Hard Work and Humility, Two Sides of the Same Coyne

Anything boys can do, Kendall Coyne can probably do better, especially when it comes to hockey. When Kendall put on her first pair of skates and started playing ice hockey in her hometown of Palos Heights, Illinois, her friends found it odd that she was a girl playing a sport they knew nothing about. That never bothered Kendall.

Kendall didn’t care that she was the only girl on the ice, she just wanted to be good at the game she loved. Luckily, her parents supported her every step of the way. When she asked to try out for an elite travel hockey team, they said yes. When she didn’t make the team, Kendall practiced harder and became more determined to be the best, and her parents were right beside her.

The next year, Kendall tried out again. This time, she made an even more competitive boys travel team. The boys were a year older than her, but that never intimidated Kendall. She worked harder and came out stronger and faster than ever before—nothing and no one was going to stand between her and hockey now.

When she was 15 years old, Kendall the call of a lifetime from the USA Hockey Team asking her if she's like to join. She became the youngest member of Team USA’s U-18 team and helped them win one silver and two gold medals, the first of many in Kendall's hockey career.

During her senior year of high school, Kendall was approached again. This time, to try out for the 2010 U.S. Olympic Team. But like the first time she tried out for travel hockey, Kendall was cut. Again, she met rejection with determination.

One year later, just like before, Kendall came back stronger. She made the Senior National Team and played in her first World Championship. That same year, Kendall also committed to Northeastern College, an NCAA Division I school, to play for the Northeastern Huskies women’s ice hockey program. When she wasn’t playing hockey or studying for her bachelor’s degree in communications, Kendall was preparing to compete with Team USA at the 2014 Olympic Winter Games in Sochi. She would go on to be the leading scorer for the team, helping them take home a silver medal.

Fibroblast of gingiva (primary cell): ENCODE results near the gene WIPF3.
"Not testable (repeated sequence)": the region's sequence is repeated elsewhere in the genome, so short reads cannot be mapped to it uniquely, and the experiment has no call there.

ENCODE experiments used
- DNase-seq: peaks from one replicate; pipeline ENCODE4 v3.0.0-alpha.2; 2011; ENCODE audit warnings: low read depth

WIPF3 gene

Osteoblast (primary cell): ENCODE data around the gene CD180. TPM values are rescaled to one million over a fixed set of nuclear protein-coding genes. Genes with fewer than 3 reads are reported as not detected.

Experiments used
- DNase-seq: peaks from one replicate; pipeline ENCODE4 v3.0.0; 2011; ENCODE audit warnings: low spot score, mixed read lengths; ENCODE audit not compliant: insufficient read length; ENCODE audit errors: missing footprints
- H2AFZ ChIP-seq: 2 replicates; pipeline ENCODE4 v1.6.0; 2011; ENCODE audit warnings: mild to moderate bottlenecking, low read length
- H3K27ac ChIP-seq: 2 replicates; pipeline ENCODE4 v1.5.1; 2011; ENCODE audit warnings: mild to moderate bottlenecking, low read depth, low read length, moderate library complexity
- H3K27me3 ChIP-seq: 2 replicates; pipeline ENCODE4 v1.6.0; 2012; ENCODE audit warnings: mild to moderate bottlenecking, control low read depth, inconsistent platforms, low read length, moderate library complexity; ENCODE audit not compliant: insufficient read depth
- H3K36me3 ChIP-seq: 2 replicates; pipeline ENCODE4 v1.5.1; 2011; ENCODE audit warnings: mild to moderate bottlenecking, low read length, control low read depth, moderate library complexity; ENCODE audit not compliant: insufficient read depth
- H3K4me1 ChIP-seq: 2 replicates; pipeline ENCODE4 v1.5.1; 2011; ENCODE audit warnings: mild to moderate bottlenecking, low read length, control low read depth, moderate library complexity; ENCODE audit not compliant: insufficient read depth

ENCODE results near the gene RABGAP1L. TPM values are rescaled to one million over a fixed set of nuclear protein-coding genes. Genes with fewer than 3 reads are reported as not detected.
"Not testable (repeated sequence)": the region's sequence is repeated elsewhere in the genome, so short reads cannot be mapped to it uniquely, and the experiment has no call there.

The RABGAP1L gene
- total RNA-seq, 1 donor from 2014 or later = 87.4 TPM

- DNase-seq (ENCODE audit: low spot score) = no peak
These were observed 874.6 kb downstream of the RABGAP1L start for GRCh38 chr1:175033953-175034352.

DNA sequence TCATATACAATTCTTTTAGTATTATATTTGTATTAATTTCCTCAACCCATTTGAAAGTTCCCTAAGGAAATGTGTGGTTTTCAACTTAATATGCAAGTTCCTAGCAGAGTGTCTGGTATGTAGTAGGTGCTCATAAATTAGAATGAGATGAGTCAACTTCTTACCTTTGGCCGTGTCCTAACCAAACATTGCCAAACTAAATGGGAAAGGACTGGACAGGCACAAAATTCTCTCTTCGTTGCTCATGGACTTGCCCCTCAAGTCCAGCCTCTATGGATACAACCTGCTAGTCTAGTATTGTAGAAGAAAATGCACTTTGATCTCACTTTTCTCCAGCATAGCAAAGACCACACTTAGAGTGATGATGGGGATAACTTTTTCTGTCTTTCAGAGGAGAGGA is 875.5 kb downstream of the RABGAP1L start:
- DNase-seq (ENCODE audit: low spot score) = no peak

When she graduated from Northeastern in 2016, Kendall was awarded the esteemed Patty Kazmaier Award given to the top female college ice hockey player in the nation. The next year, Kendall added the NCAA Today’s Top 10 Award to her list of accolades, an honor given to the 10 outstanding senior student-athletes from the previous year.

It's obvious that no goal has ever been too far for Kendall. She has gone from being a talented athlete from a suburb of Chicago to an internationally known hockey superstar. Her teammates on the U.S. Olympic Hockey Team call her "the fastest woman in hockey." She's currently signed with the Minnesota Whitecaps and competed with them during their first season in the National Women’s Hockey League.

Two-thousand eighteen was another big year for Kendall. She was the first woman to play in the Chicago Professional Hockey League against N.H.L. players; she played with Team USA and won the gold medal at the 2018 Olympic Winter Games in South Korea; and she married Michael Schofield, an NFL player for the Los Angeles Chargers.

Today, Kendall lives back home near Chicago. Being that they’re from the same hometown, Kendall and Michael share a passion for giving back to the community that launched their careers. Together, they created the Schofield Family Foundation, which provides funding, support and awareness to improve the lives of veterans, first responders, youth, and families in need. Kendall also hosts an annual Kendall Coyne Hockey Camp for girls at the same rink she grew up playing in. She's as a good of a person as she is a hockey player.

We’re honored to welcome Kendall to the 2019 Hoop Shoot National Finals, where she will share her story with the Finalists and their families at the Awards Banquet in Chicago on April 27.

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